True to its word, Sony has added two more tiers of content to its PlayStation Plus subscription service. The normal subscription continues under the name PlayStation Plus Essential. The other two levels are called Extra and Premium, the latter is the highest level and costs around 10 euros a month if you take out a PlayStation Plus Premium annual subscription.
The advantage of the last level, in addition to cloud streaming and trial versions of new titles, is above all the large selection of classics from PlayStation history, which you can access almost at any time. That means you can catch up on PS1, PS2 and PS3 games that you may have missed at the time – or revive old favorites. The catch: the PS3 is still notoriously difficult to emulate, which is why you can only stream its games.
At the start of the service, it was important to us to recommend a few cult games to you. Titles that perhaps not everyone knows, threaten to fall into oblivion or that wrongly did not have such a good reputation. time to correct that.
Ape Escape 2 (PS2)
One of the craziest series in the most positive sense that a major platform provider like Sony has ever commissioned in-house. It all started as a quasi-demo for a controller that had not just one, but two analog sticks. Back in the days of PSone, I had said quite spitefully about Sony that they simply duplicate all of Nintendo’s good ideas – first the shoulder buttons on the controller, then the sticks. But that doesn’t change the fact that it was an excellent idea that Nintendo should have had earlier. Anyway, Ape Escape is a brain-bending delight of a game when you catch crazy monkeys with your right stick landing net – visually a little more tolerable in the PS2 version than in the PSone original. Be sure to check it out! If only to signal to Sony that there is still demand for this brand.
That means war. A thought that comes to you more often in Ape Escape 2.
BioShock 2 Remastered (PS3)
BioShock 2 has long been the unloved stepchild of the series, and certainly not undeservedly so. The game itself wasn’t the problem though. It was more the underlying idea of going back to Rapture and hearing from people we hadn’t heard a syllable of in the first installment, in a remarkably comfortable way. No matter how deep we dug into Rapture’s trash cans for audio logs. In the meantime, however, we should have gained enough distance from the first part to consider part two for what it really is: A really good BioShock, which is narratively in top form, especially with the DLC Minerva’s Den. An underrated game.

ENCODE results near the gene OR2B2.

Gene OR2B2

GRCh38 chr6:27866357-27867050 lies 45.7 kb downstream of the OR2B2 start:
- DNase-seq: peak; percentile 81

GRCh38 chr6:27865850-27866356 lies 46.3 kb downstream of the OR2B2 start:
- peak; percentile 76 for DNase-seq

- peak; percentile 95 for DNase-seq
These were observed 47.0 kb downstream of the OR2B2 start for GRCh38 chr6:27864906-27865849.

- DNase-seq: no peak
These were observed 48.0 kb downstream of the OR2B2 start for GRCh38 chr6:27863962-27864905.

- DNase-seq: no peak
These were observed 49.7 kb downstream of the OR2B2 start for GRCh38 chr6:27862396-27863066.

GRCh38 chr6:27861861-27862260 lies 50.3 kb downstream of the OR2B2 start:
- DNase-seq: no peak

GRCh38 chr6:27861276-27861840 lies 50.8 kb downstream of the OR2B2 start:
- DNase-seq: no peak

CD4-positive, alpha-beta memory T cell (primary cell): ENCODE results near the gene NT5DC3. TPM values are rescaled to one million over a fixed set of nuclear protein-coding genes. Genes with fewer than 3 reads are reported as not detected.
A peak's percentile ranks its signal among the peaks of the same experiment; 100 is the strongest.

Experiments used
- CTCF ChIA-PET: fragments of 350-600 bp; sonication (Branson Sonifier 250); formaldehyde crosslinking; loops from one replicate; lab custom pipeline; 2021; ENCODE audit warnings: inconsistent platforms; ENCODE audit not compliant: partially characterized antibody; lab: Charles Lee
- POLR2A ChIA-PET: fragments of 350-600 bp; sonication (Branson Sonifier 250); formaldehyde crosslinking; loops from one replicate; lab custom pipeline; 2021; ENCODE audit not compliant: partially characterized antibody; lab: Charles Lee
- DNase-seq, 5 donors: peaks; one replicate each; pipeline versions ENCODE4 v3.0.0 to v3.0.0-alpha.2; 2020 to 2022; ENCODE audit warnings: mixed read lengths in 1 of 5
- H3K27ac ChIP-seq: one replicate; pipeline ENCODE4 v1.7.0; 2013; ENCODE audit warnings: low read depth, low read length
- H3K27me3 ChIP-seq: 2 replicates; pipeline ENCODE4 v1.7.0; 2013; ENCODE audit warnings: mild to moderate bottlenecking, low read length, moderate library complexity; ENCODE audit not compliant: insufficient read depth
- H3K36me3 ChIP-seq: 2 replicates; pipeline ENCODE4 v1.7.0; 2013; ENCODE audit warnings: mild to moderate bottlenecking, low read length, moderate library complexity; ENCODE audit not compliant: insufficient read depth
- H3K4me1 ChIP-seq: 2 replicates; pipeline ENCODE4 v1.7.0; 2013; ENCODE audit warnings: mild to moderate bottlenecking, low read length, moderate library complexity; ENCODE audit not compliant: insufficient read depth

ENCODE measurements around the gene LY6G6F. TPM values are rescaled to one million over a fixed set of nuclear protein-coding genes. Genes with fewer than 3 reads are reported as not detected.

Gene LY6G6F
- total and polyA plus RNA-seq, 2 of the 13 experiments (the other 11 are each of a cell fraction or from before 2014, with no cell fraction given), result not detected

Admit it, your fingers are a little itchy to give BioShock 2 another try.
Dark Chronicle (PS2, 2002)
Dark Chronicle from Level 5, known as Dark Cloud in Japan, is a wonderful and, especially at the time, very daring mixture of many, many elements. A decent dungeon crawler serves as the basis, in between you rebuild a village and make use of a clever crafting system. In 2002 it was still extremely fresh. But it doesn’t stop there. You also take pictures of all sorts of things to get “ideas” out of those items. And three right ideas combined result in a new invention. A window, a fountain and a box can be combined to form an aquarium, for example. And of course you can go fishing too. Thanks to the cel-shading look, Dark Chronicle has also held up optically excellently, which is not a matter of course for a title from the PS2 era. My personal favorite on this list.
Hardly anyone knows Dark Chronicle today. And that’s a shame. It’s one of Level 5’s best titles.
Ico Classics HD (PS3, 2011)
Ico will make you feel a lot of things. Also frustration with a weak camera, sluggish fights and that it is one single well-veiled escort mission. Above all, however, you soon feel a deep love for the wondrous, sad world that you roam as a cuckolded boy and for the delicate figure of light who you are supposed to help to freedom. It’s a story of two outcasts who find each other and form a deep bond without many words. A very special game with a special atmosphere and appeal that does a good job of showing where the journey would take Fumito Ueda and team in Shadow of the Colossus and later The Last Guardian – and an educational gap that needs to be filled.
The beginning of an intimate friendship.
Lost Planet (2006)